The work of the people?

Today in Rothesay, the vestry had a conversation about the peace:  what works, what doesn’t; things we might do differently.

There seems to be no bit of the liturgy as likely to cause conflict as the peace.  But today’s conversation was interesting, because Rothesay is not, on the face of it, one of those congregations in which the peace is politely endured.  It is jolly.  It seemed to be working.  And yet, it seems that for many, it still causes tension.

Now, that’s a fairly easy situation to deal with, and we found a way forward. But the conversation led me to another question.  Who decides what a liturgical action means?

I have often assumed that the main ‘problem’ with the peace is that people misunderstand it.  It gets confused with ‘saying good-morning’ and is perceived as a social intrusion on an otherwise sacred time.  So, I find myself defending the peace as a liturgical action:  pointing out that it is an important sign of the communal nature of our worship — that the eucharist is not about ‘me and God’, but ‘us and God’.  We need it precisely because it might interrupt our private train of thought before we approach the altar.  We need it because it connects us with the body of Christ, which is the church, before we receive the body of Christ in the eucharist.

And I believe all that.

And I remember the people who have quietly worked their way into my life though that simple weekly action of turning to each other and saying ‘peace be with you.’

But if this only becomes clear through explanation, is it still true?

I have always assumed that the underlying theology of liturgy is where the truth lies.  And I therefore think that it’s important for congregations to talk about the liturgy, study it, and explore meanings.  But today I wonder:  where does the truth lie when there is a repeated gap between the theologian’s explanation and the congregation’s experience?

7 thoughts on “The work of the people?”

  1. I find this interesting. It’s only recently that we shared the peace in HT, and I used to find it problematic. But when I was at Mass once in a church in Portugal, I found it extremely moving to be warmly greeted by a little old lady sitting next to me – so much so that my attitude began to shift.
    I wonder if it’s harder, in a way, with people you know well?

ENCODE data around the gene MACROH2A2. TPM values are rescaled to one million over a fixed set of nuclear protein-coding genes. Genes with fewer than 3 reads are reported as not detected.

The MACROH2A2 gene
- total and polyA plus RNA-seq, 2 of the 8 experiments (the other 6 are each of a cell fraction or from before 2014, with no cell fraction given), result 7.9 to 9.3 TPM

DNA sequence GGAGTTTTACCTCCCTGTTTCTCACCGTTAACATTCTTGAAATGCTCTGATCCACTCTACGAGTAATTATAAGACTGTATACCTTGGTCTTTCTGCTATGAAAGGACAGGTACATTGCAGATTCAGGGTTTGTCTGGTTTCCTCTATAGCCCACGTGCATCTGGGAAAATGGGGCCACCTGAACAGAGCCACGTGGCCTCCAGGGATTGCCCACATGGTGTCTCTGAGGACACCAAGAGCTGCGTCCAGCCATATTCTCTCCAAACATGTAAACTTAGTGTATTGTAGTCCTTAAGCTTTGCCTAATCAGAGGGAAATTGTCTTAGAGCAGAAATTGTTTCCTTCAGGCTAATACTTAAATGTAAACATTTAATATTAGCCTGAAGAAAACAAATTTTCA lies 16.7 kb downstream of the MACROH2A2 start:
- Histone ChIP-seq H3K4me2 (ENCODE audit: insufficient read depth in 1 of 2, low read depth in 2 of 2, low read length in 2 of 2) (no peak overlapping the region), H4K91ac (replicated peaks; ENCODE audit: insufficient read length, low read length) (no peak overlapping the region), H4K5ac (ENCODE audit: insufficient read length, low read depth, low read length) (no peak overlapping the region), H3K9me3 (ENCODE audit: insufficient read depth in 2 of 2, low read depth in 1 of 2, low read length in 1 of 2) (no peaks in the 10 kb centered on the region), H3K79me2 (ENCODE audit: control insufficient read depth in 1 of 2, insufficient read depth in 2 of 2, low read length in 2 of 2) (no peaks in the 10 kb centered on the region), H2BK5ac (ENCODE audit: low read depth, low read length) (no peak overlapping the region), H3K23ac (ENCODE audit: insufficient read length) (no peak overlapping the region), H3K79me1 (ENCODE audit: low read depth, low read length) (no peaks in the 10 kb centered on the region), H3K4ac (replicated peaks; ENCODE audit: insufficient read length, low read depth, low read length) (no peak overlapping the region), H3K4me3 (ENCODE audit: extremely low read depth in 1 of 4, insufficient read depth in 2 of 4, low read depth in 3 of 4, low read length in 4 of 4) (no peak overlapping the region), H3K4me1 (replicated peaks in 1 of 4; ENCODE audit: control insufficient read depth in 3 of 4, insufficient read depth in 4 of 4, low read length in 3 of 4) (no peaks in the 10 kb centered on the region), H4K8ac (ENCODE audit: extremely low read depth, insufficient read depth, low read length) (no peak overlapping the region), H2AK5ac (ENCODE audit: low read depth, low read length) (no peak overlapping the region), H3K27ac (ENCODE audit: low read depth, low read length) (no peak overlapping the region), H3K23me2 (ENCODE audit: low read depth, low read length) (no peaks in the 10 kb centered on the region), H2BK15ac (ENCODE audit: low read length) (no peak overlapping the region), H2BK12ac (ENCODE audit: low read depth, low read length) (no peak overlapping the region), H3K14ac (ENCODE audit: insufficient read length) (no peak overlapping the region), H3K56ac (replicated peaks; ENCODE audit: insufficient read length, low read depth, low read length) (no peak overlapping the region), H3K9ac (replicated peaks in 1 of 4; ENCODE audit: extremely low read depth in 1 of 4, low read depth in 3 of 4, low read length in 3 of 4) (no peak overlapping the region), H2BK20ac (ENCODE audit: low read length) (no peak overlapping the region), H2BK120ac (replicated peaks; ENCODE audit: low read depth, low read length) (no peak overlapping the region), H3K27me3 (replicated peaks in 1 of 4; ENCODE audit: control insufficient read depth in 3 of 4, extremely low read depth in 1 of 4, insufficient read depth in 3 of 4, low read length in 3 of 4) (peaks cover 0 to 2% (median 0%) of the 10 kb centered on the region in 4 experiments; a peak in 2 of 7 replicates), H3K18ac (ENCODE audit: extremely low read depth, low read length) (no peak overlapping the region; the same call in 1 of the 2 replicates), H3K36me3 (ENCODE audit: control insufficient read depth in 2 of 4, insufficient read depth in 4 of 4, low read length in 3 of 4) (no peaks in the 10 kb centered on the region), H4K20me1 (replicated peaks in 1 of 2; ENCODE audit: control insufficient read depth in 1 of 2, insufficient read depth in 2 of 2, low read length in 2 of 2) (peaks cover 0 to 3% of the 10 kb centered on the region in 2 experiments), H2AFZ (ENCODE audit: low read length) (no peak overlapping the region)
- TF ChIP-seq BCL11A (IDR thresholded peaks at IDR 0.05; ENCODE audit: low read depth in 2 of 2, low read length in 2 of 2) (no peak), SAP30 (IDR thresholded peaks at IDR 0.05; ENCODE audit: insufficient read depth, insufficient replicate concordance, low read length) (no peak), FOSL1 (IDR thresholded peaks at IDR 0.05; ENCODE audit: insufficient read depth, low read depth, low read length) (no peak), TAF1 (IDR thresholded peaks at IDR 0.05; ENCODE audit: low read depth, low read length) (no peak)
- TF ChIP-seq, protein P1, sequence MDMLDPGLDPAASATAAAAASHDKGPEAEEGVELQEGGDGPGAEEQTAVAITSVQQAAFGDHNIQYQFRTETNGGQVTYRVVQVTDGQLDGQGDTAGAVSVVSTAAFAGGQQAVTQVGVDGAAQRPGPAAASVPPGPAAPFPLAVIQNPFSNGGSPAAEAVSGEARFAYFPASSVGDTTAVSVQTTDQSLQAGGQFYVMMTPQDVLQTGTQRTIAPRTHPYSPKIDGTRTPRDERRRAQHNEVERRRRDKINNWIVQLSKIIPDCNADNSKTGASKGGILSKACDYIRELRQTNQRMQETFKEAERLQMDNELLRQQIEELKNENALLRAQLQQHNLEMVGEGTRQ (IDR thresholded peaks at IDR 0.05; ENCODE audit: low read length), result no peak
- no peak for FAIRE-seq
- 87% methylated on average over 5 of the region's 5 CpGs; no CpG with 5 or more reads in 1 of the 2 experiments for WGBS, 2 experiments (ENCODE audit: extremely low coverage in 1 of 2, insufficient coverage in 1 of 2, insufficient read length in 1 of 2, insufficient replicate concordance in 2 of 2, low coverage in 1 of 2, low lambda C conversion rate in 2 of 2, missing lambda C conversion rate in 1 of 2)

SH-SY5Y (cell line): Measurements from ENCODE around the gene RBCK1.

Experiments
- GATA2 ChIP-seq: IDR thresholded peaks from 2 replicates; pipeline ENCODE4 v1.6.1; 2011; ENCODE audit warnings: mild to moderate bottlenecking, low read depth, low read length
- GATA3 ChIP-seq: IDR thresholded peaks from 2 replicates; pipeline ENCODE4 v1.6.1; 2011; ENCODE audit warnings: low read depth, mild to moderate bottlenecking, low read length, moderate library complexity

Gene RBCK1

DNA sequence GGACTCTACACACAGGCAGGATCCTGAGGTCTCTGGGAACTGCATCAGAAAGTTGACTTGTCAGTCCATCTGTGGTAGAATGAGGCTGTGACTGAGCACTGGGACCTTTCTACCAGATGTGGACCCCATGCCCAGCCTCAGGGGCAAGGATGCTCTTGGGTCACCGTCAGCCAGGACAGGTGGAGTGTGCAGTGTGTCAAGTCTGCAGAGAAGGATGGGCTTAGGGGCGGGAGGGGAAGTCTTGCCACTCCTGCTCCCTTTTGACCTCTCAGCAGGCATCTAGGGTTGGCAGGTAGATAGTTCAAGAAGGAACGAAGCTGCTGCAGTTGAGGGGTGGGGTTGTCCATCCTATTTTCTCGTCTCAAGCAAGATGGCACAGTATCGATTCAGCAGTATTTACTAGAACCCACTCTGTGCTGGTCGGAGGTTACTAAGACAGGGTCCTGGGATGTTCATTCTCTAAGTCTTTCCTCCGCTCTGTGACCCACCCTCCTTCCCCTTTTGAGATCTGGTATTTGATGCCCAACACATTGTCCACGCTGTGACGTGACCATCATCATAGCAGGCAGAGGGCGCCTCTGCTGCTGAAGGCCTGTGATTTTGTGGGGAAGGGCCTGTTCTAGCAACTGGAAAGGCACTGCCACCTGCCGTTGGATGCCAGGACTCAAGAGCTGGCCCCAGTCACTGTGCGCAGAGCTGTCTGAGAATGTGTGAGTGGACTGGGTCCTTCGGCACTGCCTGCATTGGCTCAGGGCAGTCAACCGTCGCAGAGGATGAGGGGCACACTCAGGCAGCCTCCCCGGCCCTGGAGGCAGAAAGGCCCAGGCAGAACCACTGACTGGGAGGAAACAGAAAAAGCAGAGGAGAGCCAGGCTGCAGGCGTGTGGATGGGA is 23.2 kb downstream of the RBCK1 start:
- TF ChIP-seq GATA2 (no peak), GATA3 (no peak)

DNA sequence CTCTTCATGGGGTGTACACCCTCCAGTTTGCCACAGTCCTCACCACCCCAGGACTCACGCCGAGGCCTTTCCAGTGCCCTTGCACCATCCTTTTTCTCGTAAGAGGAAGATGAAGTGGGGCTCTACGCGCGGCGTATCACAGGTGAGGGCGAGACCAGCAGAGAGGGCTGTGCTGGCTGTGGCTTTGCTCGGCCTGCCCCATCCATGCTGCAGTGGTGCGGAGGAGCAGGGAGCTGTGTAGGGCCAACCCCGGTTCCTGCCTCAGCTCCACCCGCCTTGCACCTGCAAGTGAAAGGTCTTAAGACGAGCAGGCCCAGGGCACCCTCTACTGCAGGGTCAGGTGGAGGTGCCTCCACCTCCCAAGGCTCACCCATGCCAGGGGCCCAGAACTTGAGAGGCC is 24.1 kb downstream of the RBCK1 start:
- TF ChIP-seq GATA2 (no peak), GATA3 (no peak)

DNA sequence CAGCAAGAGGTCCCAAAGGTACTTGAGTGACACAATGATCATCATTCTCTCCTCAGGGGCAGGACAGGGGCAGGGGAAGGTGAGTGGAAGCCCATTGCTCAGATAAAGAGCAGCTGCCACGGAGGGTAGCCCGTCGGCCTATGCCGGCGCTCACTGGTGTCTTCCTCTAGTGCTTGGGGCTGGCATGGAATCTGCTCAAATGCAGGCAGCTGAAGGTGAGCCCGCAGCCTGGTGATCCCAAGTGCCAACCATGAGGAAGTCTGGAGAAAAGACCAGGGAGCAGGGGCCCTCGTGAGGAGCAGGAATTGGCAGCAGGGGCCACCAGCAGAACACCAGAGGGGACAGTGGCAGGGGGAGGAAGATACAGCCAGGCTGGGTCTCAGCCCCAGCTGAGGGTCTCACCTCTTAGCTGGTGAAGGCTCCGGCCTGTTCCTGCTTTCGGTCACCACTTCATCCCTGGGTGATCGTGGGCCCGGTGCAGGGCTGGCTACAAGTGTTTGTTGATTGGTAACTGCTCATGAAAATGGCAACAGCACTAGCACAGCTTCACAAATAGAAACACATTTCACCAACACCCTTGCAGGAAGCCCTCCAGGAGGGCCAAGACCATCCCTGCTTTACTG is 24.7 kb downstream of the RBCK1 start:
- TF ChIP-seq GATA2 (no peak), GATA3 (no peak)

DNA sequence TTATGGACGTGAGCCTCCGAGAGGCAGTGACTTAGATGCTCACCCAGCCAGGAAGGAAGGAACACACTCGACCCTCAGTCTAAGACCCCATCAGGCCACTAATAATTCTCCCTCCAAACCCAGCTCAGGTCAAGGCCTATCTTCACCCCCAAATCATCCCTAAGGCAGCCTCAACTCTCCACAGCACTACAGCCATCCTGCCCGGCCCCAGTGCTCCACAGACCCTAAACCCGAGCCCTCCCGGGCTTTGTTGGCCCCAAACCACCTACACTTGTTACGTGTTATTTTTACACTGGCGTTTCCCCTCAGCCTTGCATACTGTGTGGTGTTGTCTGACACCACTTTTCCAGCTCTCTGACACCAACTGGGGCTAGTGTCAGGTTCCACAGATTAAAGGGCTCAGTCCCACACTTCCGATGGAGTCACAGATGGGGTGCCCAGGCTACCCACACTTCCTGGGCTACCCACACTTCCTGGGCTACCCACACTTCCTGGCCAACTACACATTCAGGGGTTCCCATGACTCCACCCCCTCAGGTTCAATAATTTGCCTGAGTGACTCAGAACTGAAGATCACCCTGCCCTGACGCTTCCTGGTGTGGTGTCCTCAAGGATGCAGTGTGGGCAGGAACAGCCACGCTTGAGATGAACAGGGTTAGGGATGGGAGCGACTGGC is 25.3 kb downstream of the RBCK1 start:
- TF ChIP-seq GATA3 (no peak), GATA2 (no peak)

2. Kimberly,
    Your liturgical explanation for the peace is exactly how I have always viewed it. I feel that we need to remember that we are all members of the body of Christ before we share in the Eucharist, and that the gifts we receive at the altar are not selfush ‘presents’ that we keep to ourselves. We do indeed recive for ourselves, but for ourselves as members of that body of Christ which is the Church.
    I have felt a deep lack when I have attended services where it is missing.
    Incidentally, these thoughts tend to fit in with the way my intercessions are shpaing for Sunday.

  3. Of course liturgically it is possible to have the peace much earlier in the service – to use it, again figuratively speaking, to introduce and bind together the people before they set off on the journey of the Mass. I personally prefer it earlier than later – to me it does seem to interrrupt a train of thought or a growing concentration wheras taken almost at the start of the service (as happens sometimes and is provided for) it sets a scene.
    And for many Scots (a little insecure, a little introverted, a little lacking in confidence) the enforced jollity and closeness can seem off putting – seriously. I have felt it myself and seen it in others. It is, as Chris observers wisely, also easier amongst strangers and in unfamiliar places. In the almost familiar or the nearly known it can seem more presumptious than personal
    Anyway, perhaps all this is is an admission that I have difficulties with it too – not always, but from time to time….

  4. You see, the trouble is: the more often people tell me they don’t like it because of things like Scottish reserve and lack of confidence, the more likely I am to think that we need to do it as part of a process of Christian growth and healing.

  5. Indeed, I don’t disagree with that – except that I ams sure that you recognise that changing people is a task that needs to be undertaken with determination, certainly, but also with sensitivity and recognition of where the problems and the blockages are…. Taking people with you is always better than driving them along.

  6. Don’t worry Michael. It took me about 24 hours to realise that it was easier to herd cats than rush a congregation from Argyll.

  7. Oh the Argyll people are quite plilable compared to some I know in Scotland…. I wasn’t of course trying to teach anyone (let alone the rector !) to suck eggs, but merely making the point that change is the hardest thing for most folk. Surveys actualy put it , in terms of fear, only one place behind being forced to speak in public, and actually ahead of fear of dying……thus statisticaly proving that many people would rather die than change!

Leave a Reply

Fill in your details below or click an icon to log in:

WordPress.com Logo

You are commenting using your WordPress.com account. Log Out /  Change )

Google photo

You are commenting using your Google account. Log Out /  Change )

Twitter picture

You are commenting using your Twitter account. Log Out /  Change )

Facebook photo

You are commenting using your Facebook account. Log Out /  Change )

Connecting to %s